TIFF 2019: Our Review of ‘A Hidden Life’

Posted in Festival Coverage, Film Festivals, Movies, Theatrical, TIFF 2019 by - September 11, 2019
TIFF 2019: Our Review of ‘A Hidden Life’

It’s important to have beliefs…

A Hidden Life is the story of Franz Jägerstätter (August Diehl) who refused to fight for the Nazis in World War II. When the Austrian peasant farmer is faced with the threat of execution for treason, it is his unwavering faith and his love for his wife, Fani (Valerie Pachner) and children that keeps his spirit alive.

After the mistakes of running around the streets of LA (Knight of Cups) and Austin, Texas (Song To Song); writer/director Terrance Malick actually steers back to form here with a very visually lovely tale that is pointed in certain political ideologies that sadly still ring true today.

It’s a story that undoubtedly deserves to be told and one that just hasn’t been told enough in the span of our lives.  Whereas a couple of his previous films were a little too free form, here we get characters that we are invested in.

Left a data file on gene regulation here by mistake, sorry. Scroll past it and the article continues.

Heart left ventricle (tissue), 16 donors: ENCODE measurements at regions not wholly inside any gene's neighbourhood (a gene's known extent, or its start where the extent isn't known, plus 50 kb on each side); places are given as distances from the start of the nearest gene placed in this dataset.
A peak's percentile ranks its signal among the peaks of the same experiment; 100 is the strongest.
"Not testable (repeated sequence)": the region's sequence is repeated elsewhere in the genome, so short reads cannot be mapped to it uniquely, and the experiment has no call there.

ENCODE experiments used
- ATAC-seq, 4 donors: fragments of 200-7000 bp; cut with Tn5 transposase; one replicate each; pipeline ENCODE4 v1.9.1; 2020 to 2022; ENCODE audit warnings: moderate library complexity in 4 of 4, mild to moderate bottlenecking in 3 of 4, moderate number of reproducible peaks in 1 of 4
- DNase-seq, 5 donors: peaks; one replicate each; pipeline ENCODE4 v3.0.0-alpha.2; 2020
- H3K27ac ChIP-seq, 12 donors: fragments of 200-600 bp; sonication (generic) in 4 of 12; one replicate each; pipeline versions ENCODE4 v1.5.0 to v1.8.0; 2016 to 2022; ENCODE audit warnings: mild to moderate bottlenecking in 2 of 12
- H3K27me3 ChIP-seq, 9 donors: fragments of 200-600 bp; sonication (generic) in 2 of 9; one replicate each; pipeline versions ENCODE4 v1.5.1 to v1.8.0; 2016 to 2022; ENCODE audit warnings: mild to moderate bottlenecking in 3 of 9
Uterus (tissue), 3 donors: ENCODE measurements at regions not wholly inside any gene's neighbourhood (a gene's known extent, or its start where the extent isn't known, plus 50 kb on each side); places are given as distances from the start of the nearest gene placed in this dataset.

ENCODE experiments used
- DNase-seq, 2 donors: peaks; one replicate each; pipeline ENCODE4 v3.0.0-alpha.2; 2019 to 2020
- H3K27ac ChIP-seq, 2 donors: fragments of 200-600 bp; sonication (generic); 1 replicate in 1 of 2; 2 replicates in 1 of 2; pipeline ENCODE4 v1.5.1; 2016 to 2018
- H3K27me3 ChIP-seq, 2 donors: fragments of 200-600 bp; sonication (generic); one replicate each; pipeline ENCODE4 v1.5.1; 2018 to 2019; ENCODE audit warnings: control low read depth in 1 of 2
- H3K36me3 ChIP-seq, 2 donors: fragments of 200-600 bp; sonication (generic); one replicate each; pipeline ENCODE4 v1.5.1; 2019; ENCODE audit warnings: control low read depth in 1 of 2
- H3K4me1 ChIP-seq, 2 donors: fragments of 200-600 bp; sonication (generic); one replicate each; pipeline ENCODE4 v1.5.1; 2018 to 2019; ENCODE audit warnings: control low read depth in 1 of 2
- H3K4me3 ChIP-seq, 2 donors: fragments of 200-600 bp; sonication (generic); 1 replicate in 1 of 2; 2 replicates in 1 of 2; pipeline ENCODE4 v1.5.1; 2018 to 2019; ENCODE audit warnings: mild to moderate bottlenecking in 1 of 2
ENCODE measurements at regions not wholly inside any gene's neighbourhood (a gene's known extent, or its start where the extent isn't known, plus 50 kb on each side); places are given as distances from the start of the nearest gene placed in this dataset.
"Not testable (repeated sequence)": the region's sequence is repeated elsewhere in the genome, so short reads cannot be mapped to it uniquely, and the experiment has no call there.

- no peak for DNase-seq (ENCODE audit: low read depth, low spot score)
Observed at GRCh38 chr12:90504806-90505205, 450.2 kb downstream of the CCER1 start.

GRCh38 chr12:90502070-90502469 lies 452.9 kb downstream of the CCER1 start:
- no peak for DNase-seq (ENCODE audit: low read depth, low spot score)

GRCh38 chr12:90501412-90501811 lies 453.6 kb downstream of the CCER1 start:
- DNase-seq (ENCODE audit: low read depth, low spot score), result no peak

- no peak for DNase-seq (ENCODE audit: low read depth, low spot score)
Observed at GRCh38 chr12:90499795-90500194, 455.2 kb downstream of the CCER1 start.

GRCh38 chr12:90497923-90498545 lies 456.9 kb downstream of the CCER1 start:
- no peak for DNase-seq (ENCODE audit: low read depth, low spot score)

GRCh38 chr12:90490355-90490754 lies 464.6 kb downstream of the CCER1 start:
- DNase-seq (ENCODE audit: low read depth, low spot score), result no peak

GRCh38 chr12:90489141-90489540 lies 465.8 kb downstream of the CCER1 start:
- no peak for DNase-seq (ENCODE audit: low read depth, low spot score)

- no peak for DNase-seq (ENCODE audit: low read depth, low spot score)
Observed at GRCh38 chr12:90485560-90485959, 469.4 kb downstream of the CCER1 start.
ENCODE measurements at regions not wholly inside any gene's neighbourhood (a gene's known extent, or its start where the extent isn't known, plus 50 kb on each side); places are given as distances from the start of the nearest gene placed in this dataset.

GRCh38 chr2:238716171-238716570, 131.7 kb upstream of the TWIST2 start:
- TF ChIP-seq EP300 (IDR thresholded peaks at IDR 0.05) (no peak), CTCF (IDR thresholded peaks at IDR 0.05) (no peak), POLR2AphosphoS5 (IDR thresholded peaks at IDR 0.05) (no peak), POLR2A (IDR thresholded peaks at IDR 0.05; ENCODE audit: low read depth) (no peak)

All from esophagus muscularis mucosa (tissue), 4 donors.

It feels like a cousin to his 2005 film The New World, which gives us plenty to be invested in while still having the prerequisite shots of fields of grass and someone twirling in them.  Diehl and Pachner are both quite solid in their leading roles as they stand up against the bulling of the system that the war has thrust them into.

A Hidden Life is solid Malickian type cinema that will earn several mentions towards the end of the year, but it you won’t be able to shake the familiarity of it all either.

This post was written by
David Voigt is a Toronto based writer with a problem and a passion for the moving image and all things cinema. Having moved from production to the critical side of the aisle for well over 10 years now at outlets like Examiner.com, Criticize This, Dork Shelf (Now That Shelf), to.Night Newspaper he’s been all across his city, the country and the continent in search of all the news and reviews that are fit to print from the world of cinema.
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